Enter the Moon (A Warriors of Luna Novel) by Jennifer Fisch-Ferguson

Enter the Moon (A Warriors of Luna Novel) by Jennifer Fisch-Ferguson

Title Cover

2 out of 5 Stars

*I was provided a copy of Enter the Moon by the author in exchange for an honest review. I am not compensated for my honest opinion.*

Kama DeKosse has great plans for her life. She’s been training to be an opera singer since the age of seven. While on vacation and shopping for performance gowns, Kama meets Jack Twist and everything in her life gets thrown into a tailspin. Neither Kama nor Jack can deny their attraction to the other, but the obstacles they have to overcome may be too great. Their age difference is a major hurdle, yet it’s not the biggest thing standing in their way.

When Kama finds out her life is not at all what she thought it was, and neither is her boyfriend Jack, she’ll have to take some pretty big leaps of faith in order to survive. Her career in the world of opera hangs in the balance, and a new family of sorts is waiting for her on the other side.

Enter the Moon is a paranormal romance and urban fantasy novel that includes a romance with an age difference and werewolf shifters. The story is told in third person point of view by both main characters, even though it is mostly focused on Kama’s story.

Having both main characters be shifters along with their age difference was an interesting spin on the paranormal aspect of the story. The setting was also good, moving from LA to NYC and then focusing on Central Park. I also enjoyed the way the author used Jack’s “inner wolf” in a way that kept you guessing before you knew the truth. But in my opinion, the execution of what could have been a great plot was lacking.

At several points in the story, important events appeared to be thrown in with no transition. Each of these events felt misplaced, shocking in an unintended way. The entire story also seemed fragmented into different sections. It started with a large focus on Kama and Jack’s developing relationship and Kama acting very mature. When the story moved to NYC, Kama practically turned into a different character with more immature actions. We were also introduced to another character, who later disappeared from the story. The final section was the only one containing werewolves, which wasn’t really enough time to delve into the entire situation. Jack and Kama’s relationship was mostly an afterthought once we reached this point. I wanted to see more focus on the two of them together, or Jack explaining to Kama some of the things he mentioned in narration. Almost in passing, he mentioned Kama being his mate and that he couldn’t date her, but those issues were never really explored.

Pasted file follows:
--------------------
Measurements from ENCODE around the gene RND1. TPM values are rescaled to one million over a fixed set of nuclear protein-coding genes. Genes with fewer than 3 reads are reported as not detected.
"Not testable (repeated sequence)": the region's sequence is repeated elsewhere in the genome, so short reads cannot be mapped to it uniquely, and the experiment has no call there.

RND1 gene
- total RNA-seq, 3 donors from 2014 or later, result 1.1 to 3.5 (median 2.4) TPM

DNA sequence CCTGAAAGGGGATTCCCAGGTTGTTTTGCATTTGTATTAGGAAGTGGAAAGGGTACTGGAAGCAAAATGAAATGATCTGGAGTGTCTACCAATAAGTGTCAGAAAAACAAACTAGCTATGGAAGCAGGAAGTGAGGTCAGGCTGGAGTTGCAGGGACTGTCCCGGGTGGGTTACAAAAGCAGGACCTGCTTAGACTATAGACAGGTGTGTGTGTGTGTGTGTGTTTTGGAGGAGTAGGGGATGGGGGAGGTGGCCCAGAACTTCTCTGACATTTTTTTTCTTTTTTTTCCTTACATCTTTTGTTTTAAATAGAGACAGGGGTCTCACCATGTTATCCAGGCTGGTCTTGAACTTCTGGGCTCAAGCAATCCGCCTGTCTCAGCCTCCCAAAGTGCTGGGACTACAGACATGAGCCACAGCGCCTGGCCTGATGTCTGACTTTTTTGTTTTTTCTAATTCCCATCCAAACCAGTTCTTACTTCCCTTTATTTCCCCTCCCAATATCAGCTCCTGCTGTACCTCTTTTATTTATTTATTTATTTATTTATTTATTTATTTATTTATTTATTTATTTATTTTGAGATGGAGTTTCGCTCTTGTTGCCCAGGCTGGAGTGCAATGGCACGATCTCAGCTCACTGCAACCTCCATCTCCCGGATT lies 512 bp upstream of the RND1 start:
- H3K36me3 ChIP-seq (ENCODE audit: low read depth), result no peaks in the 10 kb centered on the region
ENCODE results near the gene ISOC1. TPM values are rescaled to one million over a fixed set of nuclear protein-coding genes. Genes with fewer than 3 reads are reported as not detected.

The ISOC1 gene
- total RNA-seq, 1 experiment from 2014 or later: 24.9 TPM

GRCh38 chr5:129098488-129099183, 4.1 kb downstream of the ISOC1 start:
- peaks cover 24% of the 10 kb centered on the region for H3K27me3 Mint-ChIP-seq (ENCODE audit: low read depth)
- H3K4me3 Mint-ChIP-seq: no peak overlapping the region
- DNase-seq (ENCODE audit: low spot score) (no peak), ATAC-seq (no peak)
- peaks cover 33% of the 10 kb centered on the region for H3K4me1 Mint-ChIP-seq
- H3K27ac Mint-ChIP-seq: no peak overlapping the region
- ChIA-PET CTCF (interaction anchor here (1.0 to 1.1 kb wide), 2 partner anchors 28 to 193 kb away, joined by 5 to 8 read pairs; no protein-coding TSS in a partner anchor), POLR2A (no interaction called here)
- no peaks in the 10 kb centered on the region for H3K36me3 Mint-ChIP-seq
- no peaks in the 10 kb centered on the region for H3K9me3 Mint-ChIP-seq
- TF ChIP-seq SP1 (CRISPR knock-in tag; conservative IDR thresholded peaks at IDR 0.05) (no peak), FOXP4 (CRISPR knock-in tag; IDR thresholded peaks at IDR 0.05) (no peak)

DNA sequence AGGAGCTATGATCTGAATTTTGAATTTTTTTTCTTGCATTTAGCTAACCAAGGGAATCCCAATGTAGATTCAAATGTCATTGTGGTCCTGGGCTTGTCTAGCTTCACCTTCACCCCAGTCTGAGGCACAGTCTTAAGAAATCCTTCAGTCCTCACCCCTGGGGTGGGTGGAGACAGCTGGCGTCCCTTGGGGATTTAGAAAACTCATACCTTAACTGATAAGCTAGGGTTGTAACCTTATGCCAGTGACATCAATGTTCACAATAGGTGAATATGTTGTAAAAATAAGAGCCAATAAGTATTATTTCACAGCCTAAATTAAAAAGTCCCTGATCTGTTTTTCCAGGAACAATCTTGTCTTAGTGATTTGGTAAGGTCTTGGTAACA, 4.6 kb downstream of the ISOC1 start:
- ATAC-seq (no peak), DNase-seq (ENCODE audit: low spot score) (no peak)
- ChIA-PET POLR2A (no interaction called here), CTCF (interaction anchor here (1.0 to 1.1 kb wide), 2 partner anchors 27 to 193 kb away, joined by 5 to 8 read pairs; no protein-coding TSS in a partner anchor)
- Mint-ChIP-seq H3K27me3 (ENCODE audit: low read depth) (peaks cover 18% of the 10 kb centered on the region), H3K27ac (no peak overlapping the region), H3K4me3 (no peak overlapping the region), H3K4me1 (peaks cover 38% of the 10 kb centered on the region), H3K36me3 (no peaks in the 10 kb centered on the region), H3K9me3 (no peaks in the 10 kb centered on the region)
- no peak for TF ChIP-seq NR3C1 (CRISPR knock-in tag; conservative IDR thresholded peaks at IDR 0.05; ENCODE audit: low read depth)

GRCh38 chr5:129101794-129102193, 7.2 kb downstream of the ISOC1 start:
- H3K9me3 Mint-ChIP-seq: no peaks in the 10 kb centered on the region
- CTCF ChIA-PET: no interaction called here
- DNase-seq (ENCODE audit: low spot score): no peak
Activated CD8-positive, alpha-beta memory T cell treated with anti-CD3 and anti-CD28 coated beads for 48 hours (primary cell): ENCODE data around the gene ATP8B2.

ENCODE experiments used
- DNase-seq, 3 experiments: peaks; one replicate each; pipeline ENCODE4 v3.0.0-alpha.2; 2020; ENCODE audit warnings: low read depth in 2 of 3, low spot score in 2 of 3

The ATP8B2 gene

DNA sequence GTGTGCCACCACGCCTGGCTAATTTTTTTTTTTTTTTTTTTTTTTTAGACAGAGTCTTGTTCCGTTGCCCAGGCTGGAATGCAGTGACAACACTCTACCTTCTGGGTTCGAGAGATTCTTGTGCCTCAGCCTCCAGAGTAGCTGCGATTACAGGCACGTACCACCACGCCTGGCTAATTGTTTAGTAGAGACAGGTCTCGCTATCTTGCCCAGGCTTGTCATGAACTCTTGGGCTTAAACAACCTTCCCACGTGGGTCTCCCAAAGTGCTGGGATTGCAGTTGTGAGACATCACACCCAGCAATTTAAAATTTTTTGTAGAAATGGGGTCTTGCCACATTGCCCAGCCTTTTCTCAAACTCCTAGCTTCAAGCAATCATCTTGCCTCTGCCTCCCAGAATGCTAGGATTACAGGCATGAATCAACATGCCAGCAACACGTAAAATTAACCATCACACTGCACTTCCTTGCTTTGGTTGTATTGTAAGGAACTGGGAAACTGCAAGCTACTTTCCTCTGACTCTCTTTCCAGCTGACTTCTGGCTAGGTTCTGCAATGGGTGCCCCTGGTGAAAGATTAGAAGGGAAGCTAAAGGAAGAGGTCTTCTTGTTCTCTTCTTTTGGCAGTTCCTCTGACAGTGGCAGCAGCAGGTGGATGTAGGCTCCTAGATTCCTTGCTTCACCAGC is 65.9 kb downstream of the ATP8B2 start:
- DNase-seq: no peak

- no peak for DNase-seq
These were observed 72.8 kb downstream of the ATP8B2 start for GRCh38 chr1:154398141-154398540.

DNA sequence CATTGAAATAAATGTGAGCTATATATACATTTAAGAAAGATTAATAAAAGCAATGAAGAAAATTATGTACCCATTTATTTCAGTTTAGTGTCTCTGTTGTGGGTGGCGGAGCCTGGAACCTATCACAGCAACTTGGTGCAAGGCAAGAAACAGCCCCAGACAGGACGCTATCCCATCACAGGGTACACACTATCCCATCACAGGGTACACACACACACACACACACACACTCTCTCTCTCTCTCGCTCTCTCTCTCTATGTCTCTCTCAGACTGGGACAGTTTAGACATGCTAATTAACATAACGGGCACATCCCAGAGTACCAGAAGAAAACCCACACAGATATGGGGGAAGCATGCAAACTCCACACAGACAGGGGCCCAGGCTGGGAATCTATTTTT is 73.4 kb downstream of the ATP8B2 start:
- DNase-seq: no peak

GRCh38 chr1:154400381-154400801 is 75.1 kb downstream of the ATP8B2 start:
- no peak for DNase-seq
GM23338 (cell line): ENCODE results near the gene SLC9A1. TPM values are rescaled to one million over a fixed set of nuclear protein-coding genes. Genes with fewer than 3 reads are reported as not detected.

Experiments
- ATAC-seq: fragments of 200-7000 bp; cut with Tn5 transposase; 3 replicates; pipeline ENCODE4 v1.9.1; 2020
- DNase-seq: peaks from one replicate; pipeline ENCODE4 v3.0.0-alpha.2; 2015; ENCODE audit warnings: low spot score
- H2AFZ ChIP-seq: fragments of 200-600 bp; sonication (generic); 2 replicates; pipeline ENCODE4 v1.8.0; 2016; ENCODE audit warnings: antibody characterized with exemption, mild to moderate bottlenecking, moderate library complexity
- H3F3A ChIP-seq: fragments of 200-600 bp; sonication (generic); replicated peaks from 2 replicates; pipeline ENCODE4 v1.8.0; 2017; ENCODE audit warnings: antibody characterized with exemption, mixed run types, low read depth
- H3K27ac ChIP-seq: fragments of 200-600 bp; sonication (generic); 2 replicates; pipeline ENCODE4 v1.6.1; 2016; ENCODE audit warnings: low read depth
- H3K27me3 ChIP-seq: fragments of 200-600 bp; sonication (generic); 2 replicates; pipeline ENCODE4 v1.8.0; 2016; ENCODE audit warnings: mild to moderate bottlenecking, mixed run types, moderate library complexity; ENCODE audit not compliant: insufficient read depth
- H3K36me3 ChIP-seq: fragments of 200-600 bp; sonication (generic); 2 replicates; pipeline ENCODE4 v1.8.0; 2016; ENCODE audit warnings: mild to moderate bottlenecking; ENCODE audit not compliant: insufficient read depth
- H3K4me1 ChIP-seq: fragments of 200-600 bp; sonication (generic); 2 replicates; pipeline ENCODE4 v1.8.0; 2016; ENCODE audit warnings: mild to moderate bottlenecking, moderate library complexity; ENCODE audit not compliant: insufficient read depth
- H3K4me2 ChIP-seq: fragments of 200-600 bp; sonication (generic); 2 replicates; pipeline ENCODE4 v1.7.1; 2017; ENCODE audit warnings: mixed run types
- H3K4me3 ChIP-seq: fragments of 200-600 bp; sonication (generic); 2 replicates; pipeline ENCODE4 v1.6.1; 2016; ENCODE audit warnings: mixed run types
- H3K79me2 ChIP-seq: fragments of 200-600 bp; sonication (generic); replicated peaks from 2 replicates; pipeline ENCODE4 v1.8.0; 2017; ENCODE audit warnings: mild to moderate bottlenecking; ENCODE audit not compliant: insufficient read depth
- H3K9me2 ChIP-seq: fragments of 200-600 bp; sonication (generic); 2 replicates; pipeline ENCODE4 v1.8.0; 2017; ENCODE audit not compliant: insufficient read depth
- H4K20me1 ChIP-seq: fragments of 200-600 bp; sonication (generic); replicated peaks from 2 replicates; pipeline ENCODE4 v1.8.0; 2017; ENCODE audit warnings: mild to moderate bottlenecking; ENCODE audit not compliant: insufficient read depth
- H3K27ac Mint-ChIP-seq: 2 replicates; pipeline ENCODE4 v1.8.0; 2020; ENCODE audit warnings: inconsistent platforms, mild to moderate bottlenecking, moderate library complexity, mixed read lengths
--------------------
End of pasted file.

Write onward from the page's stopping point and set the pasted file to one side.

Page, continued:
One big issue for me was the amount of internal dialogue from both characters. I understood this was partly done to show the split between the human and wolf personalities, but it pulled me out of the story because of the frequent shift between third person (narration) and first person (inner dialogue). At times there was almost as much inner dialogue as there was narration, and it didn’t add anything to the story, only told us what we already knew. The inner dialogue also contributed to an overall feel of “telling” instead of “showing,” though arguably this issue wasn’t limited to the inner dialogue. Telling the reader Kama and Jack made small talk over dinner didn’t help me get invested in the relationship.

Probably the most prominent issue for me was the editing—missing words, words out of order, commas in the wrong place, incorrect and missing punctuation, misuse and overuse of semicolons, sentences mashed together or ending abruptly. Dialogue (internal and actual) lacked contractions, making it feel stiff and formal. Internal dialogue was a mix of being in italics or single quotation marks, sometimes both and sometimes neither.

As much as I wanted to like this book, I had a difficult time becoming invested in it and sticking with it. This book just wasn’t for me.